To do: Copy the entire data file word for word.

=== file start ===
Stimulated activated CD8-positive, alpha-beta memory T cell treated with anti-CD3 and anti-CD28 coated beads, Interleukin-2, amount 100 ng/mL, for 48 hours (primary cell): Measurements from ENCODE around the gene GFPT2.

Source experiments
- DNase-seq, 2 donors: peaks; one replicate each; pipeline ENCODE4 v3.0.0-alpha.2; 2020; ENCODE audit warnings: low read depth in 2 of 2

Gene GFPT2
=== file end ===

Stimulated activated CD8-positive, alpha-beta memory T cell treated with anti-CD3 and anti-CD28 coated beads, Interleukin-2, amount 100 ng/mL, for 48 hours (primary cell): Measurements from ENCODE around the gene GFPT2.

Source experiments
- DNase-seq, 2 donors: peaks; one replicate each; pipeline ENCODE4 v3.0.0-alpha.2; 2020; ENCODE audit warnings: low read depth in 2 of 2

Gene GFPT2